It's a traveler's worst nightmare: you escape on a Caribbean cruise and suddenly everybody around you starts throwing up and has a bad case of diarrhea. For more than 400 people on a Celebrity Cruise out of South Carolina, this week that nightmare is a reality.
Nearly one out of every four passengers aboard the Celebrity Mercury has been struck with a "gastrointestinal illness," according to Cynthia Martinez, a spokeswoman for Celebrity and its parent company Royal Caribbean Cruises Ltd.
Over the course of the sailing, so far 419 of the ship's 1,838 guests and 27 of the 849 crew members experienced the illness, Martinez said.
The ship's crew is "conducting some enhanced cleaning" and giving passengers anti-nausea and diarrhea medication such as Pepto-Bismol and Imodium, depending on symptoms, Martinez added.
Passengers were instructed to stay in their cabins until the virus passes.
The 12-day Caribbeancruise left Charleston, S.C., on Feb. 15 and is expected to return Friday after stopping at various islands in the Caribbean including Puerto Rico, St. Thomas, St. Maarten, St. Kitts and the British Virgin Islands.
Celebrity brought on an additional doctor and two nurses Monday to assist the ship's existing medical team. Martinez said the cruise line has sent some samples to a lab to determine exactly what is causing the illness.
Sick passengers will be given a certificate to be used toward a future cruise," Martinez said. The value of the voucher will be "based on the number of days a guest is isolated divided by the total of cruise fare paid."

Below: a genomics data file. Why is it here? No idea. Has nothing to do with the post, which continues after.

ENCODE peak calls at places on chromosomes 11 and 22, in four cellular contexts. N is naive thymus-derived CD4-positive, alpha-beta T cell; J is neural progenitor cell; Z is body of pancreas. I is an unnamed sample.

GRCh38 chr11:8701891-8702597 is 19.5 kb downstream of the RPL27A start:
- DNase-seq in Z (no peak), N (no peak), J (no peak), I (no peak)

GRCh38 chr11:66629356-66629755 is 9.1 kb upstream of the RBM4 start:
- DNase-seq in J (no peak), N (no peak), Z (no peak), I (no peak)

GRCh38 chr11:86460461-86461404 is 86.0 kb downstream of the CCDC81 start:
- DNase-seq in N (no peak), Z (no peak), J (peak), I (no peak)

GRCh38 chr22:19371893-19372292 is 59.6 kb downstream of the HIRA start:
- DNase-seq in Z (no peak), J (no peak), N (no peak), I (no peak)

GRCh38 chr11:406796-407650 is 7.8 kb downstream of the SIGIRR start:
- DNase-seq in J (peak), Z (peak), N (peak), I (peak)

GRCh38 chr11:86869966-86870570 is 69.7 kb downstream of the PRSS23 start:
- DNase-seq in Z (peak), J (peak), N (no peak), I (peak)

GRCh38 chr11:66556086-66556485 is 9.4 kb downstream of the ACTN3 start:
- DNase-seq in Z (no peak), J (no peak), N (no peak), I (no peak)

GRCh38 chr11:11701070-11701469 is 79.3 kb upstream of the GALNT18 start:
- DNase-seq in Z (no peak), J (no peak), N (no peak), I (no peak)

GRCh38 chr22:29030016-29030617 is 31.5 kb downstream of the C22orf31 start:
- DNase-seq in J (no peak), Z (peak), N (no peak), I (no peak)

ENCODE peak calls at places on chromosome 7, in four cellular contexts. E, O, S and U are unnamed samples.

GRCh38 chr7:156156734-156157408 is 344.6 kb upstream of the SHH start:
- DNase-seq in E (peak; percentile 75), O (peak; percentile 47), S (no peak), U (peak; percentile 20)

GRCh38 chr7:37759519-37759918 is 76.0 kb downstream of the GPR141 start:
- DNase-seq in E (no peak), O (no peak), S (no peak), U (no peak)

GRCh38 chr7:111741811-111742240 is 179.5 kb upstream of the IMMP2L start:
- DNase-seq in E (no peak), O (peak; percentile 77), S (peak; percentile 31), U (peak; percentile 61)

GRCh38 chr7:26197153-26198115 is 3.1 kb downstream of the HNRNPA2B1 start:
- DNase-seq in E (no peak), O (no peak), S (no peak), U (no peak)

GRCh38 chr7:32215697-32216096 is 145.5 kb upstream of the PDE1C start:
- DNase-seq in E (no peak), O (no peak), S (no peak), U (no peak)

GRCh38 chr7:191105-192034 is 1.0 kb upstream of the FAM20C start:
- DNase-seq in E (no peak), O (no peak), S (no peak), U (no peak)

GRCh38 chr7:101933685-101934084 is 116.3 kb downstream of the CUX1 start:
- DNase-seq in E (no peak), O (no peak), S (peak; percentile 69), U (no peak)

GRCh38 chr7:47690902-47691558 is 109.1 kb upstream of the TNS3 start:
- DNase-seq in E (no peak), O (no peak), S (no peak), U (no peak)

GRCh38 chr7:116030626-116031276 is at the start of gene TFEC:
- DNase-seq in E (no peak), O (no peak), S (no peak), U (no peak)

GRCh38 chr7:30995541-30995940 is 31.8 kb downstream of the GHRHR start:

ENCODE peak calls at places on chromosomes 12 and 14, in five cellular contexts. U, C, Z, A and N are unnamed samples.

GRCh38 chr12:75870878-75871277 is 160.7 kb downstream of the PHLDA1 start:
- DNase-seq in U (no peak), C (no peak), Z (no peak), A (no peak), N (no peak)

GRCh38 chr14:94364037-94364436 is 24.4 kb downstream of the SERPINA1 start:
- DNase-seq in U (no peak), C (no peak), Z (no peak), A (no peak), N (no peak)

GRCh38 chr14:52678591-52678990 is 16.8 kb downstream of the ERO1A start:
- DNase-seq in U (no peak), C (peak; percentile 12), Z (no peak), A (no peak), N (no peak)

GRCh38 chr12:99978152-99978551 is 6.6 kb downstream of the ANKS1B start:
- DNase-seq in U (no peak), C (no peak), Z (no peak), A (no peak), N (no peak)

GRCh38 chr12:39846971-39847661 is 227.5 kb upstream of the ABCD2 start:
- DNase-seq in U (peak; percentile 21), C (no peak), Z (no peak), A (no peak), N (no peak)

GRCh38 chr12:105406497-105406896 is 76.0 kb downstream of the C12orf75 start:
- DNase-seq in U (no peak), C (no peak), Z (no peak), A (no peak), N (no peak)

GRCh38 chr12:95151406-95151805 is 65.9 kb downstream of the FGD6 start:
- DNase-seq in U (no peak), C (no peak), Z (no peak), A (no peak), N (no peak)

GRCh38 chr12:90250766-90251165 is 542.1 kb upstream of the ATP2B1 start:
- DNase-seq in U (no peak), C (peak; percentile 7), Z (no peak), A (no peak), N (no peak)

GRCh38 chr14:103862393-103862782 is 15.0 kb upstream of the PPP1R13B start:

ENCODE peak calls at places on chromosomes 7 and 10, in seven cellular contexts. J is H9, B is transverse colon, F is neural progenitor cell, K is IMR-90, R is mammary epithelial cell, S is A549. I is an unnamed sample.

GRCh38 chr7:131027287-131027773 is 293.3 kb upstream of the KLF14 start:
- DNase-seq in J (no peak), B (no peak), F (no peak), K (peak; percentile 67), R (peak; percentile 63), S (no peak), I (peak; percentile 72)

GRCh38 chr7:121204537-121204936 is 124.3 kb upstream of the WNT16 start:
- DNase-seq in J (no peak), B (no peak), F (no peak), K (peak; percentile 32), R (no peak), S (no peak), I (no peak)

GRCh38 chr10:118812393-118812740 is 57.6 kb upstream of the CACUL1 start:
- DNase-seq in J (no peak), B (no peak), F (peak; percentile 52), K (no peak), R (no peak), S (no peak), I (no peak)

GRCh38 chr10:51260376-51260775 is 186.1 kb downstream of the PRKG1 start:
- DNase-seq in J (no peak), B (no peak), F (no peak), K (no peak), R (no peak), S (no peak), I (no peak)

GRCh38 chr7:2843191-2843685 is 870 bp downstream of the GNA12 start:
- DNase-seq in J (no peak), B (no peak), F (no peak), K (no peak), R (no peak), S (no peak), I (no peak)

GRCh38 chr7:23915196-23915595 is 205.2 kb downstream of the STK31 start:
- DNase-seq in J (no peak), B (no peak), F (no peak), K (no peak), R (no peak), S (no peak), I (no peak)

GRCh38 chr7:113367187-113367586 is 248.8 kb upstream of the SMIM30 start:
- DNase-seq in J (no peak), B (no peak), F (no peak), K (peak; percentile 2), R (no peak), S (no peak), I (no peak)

Cruise ships can often be hit with the Norovirus, a group of viruses that cause stomach problems. Symptoms often include nausea, vomiting, diarrhea and abdominal cramps.
The virus is spread usually through contaminated food and water or through contact with sick people or even the surfaces they have touched. Most outbreaks occur in a confined space such as a theater, large banquet hall, school, college dorm and of course cruise ships. Outbreaks aboard ships tend to make headlines because the cruise industry is required by law to report any large illness.
"Outbreaks of illness are the exception, not the norm," said Carrie Finley-Bajak, president of Cruise Buzz from the travel agency Cruise Holidays of Mission Viejo, Calif. "Cruise lines have vigorous cleaning regimes. When an outbreak occurs, it is taken seriously."
Finley-Bajak suggests bringing some disposable disinfecting wipes and wiping down doorknobs, phone and other surfaces in the cruise cabin. When offered hand sanitizer, use it, and bring your own to use after touching handrails or slot machines.
She also said to avoid the buffet line and instead eat in the dining room.
Cruise Critic, a Web site that reviews various cruise lines, said that ship outbreaks typically have nothing to do with the initial cleanliness of a ship but rather with a sick passenger having contact with simple things on a ship like handrails or even shaking hands with new friends.
"For the most part, Norovirus outbreaks are the results of guests setting sail sick … and passing it around," the reviewers said.
So how can you stay healthy on a cruise?
First and foremost, Cruise Critic recommends washing your hands often with hot water and soap. Wash up every time you eat, smoke, touch your face, use the bathroom or just have dirty hands.